• If your interview is informal, consider smart natural casual wear
  • Underwear – a bra is required, use a natural skin colour and if you are wearing a skirt tights or stocking are suggested
  • Shoes – closed-toe conservative shoe that you can walk in that should complement your outfit but not be the centre of attention.
  • Hairstyle – should be conservative and should not cover your eyebrows. Avoid styles which excessively cover your face and avoid spiked. It should not be wild and messy; wearing it up sometimes can give you a more professional look.
  • Make up – be conservative and it should match your complexion, lip stick should be neutral.
  • Nails – trimmed and clean (manicured if possible), keep colours toned down.
  • Wear simple jewellery, no bling; pearl earrings and a simple watch works the best
  • Avoid bangles, charm bracelets, large hoop or door knocker earrings – anything that will clang or jingle at the interview.
  • Don’t over accessorize, you can add a silk scarf to bring in colour and personality.

Try on your outfit a couple of days in advance to ensure that you are happy with the way you look. If you feel comfortable and confident, this will help you to relax and perform at your best in the interview

Tips to consider

  • Wear your smile, a smile projects positive energy and sets the stage for the interview.
  • It’s all about the details of being neat, clean and well-groomed and you want the interviewer to be paying attention to what you have to say instead of being distracted by what you’re wearing.
  • Fresh breath – brush your teeth and use mouth wash, bad breath can destroy your interview – bring a breath mint or strips and take one before entering the building.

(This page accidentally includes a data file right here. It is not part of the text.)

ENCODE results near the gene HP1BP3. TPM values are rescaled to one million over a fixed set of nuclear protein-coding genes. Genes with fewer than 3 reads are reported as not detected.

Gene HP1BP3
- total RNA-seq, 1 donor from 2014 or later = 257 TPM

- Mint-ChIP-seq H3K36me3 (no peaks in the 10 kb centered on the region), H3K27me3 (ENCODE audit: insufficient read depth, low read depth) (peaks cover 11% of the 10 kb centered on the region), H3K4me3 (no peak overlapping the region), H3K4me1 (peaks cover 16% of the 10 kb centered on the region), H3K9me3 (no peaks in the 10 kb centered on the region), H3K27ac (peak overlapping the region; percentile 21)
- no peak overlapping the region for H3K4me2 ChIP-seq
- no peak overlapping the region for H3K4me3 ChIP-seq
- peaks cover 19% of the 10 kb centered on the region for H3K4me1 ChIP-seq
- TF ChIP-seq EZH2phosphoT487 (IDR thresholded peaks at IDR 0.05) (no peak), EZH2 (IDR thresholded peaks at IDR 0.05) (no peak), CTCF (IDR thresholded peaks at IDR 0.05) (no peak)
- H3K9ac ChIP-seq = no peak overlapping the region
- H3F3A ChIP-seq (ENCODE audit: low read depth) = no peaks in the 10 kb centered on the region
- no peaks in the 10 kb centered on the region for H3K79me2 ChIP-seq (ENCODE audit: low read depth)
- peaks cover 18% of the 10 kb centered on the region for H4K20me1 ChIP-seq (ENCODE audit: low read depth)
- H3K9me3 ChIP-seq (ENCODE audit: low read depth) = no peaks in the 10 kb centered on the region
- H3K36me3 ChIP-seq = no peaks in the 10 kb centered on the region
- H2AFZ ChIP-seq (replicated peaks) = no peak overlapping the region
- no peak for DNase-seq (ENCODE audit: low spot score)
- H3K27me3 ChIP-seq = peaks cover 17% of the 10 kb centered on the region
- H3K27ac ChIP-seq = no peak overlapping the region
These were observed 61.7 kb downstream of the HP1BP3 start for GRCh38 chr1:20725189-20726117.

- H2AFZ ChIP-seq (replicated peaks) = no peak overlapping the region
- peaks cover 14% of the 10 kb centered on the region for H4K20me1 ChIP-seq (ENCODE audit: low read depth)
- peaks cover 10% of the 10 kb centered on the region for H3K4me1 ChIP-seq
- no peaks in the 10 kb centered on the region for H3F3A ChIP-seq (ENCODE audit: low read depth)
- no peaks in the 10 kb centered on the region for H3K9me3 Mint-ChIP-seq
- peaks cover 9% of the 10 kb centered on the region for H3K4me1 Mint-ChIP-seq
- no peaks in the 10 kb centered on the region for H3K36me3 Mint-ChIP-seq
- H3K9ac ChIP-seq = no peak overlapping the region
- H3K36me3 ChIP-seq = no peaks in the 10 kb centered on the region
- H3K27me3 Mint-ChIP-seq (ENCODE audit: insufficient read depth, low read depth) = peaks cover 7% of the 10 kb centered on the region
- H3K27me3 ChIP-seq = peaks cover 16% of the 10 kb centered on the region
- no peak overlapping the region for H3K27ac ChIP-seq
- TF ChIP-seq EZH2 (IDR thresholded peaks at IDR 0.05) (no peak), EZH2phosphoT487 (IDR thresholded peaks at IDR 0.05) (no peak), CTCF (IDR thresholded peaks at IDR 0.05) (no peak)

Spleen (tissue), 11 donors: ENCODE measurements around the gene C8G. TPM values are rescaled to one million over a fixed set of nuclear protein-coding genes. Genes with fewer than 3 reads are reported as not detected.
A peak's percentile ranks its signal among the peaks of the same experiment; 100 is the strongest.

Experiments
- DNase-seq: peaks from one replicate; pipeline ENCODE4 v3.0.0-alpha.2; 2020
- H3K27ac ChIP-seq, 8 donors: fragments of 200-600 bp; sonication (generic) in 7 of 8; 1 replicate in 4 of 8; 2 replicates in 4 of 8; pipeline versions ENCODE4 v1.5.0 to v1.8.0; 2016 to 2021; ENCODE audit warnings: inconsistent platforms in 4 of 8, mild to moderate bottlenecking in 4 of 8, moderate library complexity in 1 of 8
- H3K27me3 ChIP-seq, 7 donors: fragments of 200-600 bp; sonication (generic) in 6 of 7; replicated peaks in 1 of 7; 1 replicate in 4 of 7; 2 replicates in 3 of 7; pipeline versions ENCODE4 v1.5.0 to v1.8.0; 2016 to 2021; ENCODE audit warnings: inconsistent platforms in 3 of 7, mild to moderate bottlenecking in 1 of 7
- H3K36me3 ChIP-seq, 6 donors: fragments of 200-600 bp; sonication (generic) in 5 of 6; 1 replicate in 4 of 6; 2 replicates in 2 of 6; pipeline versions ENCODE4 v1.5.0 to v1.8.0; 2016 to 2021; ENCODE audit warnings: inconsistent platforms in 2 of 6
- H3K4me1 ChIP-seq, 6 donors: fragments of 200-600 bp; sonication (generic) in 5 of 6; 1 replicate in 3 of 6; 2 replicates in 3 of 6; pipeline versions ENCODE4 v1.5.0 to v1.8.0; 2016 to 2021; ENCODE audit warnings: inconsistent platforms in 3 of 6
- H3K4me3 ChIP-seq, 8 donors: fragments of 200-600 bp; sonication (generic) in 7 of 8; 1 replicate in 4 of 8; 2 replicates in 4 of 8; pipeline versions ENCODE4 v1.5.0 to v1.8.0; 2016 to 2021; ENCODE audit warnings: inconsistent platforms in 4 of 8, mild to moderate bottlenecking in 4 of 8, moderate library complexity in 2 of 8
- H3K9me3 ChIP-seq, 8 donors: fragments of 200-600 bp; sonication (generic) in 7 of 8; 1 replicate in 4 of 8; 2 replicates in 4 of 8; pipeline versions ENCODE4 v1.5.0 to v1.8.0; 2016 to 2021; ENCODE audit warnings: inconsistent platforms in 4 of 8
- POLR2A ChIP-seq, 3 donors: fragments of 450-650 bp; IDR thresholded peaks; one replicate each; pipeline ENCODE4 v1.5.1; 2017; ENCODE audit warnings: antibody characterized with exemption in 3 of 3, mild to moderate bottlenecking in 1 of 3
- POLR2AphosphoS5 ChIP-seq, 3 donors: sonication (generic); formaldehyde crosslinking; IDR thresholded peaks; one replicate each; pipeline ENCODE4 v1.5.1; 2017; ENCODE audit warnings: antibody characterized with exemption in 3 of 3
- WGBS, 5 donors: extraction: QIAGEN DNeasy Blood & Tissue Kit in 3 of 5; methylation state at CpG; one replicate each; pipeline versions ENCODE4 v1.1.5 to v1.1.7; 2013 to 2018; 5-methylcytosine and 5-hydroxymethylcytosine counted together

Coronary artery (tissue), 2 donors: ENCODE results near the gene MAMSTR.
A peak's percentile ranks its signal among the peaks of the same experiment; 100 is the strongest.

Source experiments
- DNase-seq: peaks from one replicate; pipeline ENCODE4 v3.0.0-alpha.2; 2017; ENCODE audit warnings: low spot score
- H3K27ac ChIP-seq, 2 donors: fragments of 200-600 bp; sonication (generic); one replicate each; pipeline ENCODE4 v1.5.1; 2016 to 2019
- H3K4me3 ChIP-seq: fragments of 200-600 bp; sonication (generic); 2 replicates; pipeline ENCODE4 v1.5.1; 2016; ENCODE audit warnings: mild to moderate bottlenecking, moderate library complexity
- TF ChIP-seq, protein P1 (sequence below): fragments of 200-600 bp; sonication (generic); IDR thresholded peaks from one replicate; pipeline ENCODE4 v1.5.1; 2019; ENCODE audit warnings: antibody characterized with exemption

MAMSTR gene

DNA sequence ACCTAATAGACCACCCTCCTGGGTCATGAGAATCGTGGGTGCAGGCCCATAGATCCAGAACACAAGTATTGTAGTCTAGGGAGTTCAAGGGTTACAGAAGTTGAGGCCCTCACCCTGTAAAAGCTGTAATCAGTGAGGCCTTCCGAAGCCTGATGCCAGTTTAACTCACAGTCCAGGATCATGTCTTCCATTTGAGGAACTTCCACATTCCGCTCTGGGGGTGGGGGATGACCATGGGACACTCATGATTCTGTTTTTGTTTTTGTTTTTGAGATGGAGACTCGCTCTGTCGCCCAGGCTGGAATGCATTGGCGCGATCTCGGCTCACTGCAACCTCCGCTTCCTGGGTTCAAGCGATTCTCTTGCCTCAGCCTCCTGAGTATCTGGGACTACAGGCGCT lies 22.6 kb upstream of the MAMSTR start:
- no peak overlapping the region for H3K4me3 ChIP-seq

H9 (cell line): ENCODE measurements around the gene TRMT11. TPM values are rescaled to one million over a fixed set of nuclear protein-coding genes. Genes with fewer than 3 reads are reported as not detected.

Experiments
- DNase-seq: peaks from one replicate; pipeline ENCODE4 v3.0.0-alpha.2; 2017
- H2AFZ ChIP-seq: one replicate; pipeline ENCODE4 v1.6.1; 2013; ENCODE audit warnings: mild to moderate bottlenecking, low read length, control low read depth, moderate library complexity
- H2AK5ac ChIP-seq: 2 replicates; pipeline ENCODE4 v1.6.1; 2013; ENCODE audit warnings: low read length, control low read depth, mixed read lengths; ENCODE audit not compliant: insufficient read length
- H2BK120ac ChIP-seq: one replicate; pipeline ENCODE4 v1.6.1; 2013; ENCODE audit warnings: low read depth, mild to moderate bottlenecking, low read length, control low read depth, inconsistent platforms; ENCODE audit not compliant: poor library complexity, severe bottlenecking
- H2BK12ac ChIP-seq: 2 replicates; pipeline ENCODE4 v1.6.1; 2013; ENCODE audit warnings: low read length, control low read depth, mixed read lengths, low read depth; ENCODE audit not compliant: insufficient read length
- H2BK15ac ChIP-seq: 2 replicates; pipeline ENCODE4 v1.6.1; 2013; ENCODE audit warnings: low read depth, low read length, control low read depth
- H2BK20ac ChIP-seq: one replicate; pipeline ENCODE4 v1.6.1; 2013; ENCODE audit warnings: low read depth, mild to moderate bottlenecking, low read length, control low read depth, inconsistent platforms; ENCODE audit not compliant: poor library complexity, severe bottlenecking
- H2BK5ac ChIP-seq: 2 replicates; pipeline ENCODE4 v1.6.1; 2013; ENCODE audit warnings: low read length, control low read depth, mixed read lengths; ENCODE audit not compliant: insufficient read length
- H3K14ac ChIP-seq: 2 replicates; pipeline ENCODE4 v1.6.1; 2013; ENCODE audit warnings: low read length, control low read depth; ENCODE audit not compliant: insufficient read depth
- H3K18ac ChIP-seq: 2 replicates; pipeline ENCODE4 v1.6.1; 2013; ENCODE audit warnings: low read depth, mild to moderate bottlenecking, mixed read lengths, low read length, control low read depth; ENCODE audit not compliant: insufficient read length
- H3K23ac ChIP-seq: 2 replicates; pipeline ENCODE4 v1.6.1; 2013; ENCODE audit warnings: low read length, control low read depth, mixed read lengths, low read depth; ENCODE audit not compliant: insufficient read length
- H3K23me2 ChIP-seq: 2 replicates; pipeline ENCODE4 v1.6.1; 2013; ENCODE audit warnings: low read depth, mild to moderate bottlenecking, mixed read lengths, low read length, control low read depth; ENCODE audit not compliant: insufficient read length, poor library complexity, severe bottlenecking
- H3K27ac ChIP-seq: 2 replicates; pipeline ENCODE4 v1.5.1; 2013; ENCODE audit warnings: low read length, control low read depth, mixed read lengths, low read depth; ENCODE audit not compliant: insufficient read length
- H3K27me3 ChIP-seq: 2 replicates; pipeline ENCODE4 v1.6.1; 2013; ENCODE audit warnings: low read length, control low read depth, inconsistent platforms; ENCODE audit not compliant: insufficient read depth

• Go easy on the perfume, after shave and cologne – you never know what scents can remind someone of someone they don’t like or some scents are over powering
  • Check the corporate imagine of the company you are being interviewed for – cover any visible tattoos
  • We suggest getting your clothes ready the night before so on the day of the interview you don’t have to make any nervous decisions.
  • All clothing needs to have wrinkles ironed out.
  • Check your clothing to ensure there aren’t any stains or tears.
  • Use a lint brush on your clothing.
  • Ensure your clothing fits correctly - nothing too big or too tight.
  • If you have dandruff brush yourself off before entering the building - dandruff on a dark suit can take away from your look.
  • Carry a portfolio or briefcase – carry it in your left hand so your right hand can give or welcome a hand shake.
  • Items not to bring into an interview – gum, cell phone, Ipod, any type of beverage.

What if the company has a relaxed dress code?

How employees of the company dress every day for the company has no bearing on how you dress for your interview. Even if the company is business casual or the new Friday casual; it is still highly suggested that you follow expected interview attire.

Some organisations operate a dress code of ‘business casual’ or may not have a dress code at all. This generally means you can be a little more relaxed in your approach, but you should still make an effort to look smart and avoid jeans, trainers, anything too tight and t-shirts with slogans. It’s important to do some research into what ‘business casual‘ means to the relevant company. Dress for an interview the way you would if you were going out to represent the company at a business meeting with a client rather than how you may dress for a regular day in the office.

Final tip

You want to look ready to step into the role you’re seeking. Being able to answer questions and concentrate during an interview is important, so wear an outfit you feel comfortable in. Be sure to check the weather the night before and have a couple of outfits ready just in case the weather changes unexpectedly.

Good Luck